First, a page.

their evident role in contributing to the formation
 of new genes, such random processes
 (chance) in the context of the directing effects of
 selection (necessity) lead to predictable results. (4)

Finlay then compares such systems to powerful computer programs that use "genetic algorithms" to select optimum solutions from randomly generated choices.

It is quite likely that the antibody gene shuffling processes described below are not actually random in the mathematical sense, since some rearrangements may occur more than others. In fact, the shuffling of antibody gene segments should be seen as a very complex stochastic system whose final result, the three-dimensional shape of the final antigen-binding site, cannot be predicted in advance. Not only is the particular amino acid sequence of the resulting protein not determined in advance, but also the precise three-dimensional folded structure of the final antibody is itself highly unpredictable, and beyond the capabilities of today's most advanced computers to predict. Christians should work to understand what biologists mean when they speak of events as being random, and accept that these do, in fact, occur every day in our bodies. The more challenging philosophical issue remains, to determine what role God plays in these events. A number of different viewpoints held by theologians and other Christian writers will be discussed in the final section of this article.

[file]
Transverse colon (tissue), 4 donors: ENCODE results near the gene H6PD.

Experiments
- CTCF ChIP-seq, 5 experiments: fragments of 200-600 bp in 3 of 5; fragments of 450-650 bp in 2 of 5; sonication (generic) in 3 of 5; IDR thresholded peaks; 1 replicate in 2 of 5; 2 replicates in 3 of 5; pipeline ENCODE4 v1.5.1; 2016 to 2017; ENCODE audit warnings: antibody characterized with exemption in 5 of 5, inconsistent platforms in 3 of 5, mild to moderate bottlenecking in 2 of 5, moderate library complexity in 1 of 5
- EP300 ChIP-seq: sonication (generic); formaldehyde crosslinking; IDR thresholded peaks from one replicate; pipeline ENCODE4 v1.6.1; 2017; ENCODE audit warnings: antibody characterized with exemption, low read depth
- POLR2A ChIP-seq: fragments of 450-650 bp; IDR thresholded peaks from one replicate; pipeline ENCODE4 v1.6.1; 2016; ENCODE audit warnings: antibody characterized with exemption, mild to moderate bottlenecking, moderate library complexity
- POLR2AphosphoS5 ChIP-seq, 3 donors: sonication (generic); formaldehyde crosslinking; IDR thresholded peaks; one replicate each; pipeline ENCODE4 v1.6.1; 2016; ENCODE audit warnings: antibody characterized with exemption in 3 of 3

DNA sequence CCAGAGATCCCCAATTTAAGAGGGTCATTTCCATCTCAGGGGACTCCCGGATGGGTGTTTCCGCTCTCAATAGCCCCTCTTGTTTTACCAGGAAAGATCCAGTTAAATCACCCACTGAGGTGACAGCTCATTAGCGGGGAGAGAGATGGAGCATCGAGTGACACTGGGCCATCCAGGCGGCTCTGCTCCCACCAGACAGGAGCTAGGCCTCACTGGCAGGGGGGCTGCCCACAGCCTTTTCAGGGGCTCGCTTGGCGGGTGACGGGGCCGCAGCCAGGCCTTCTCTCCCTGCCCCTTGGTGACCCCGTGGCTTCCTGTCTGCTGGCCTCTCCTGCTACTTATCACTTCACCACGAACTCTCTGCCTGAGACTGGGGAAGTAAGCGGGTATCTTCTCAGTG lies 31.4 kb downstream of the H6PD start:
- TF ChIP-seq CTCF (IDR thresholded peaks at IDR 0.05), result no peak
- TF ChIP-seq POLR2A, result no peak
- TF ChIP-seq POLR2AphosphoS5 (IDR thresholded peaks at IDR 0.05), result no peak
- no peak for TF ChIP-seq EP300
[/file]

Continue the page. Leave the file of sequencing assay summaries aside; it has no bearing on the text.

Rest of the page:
Antibody Gene Rearrangement

To some it seems obvious that chance events are incompatible with God's sovereignty and omnipotence. Phillip Johnson, a key player in the intelligent design movement, has been quoted as saying that the important question about evolution is "whether there's an intelligence and purpose behind our existence --or our existence is random and accidental." (5) Here, the word random and accidental are conjoined and therefore stated as having no purpose. How can God be truly in control of the world if randomness exists and accidents happen? In the following example, we will see that the system for generating antibodies involves a number of distinct steps, each of which is highly "accidental" or random in nature, yet I hope to demonstrate that it is this very randomness which provides the defense against disease that keeps new viruses and bacteria from invading our bodies.

In the antibody gene rearrangement system, widely separated segments of DNA join together in unpredictable ways, forming functional genes capable of producing antibody proteins that bind to the surfaces of invading pathogens. The great diversity of potential pathogens in the world demands that our bodies contain an equally diverse pool of antibodies to combat them. Yet, rather than encoding tens of thousands of different antibodies of predetermined binding specificity in our genome, the antibody-producing cells rearrange several antibody gene segments to produce in the range of 109 different antibodies. The raw material here is a collection of hundreds, rather than thousands, of gene segments. The result is a sufficiently diverse pool of antibodies such that, at any given moment, at least a few of them are capable of binding to and inactivating any bacterium or virus encountered.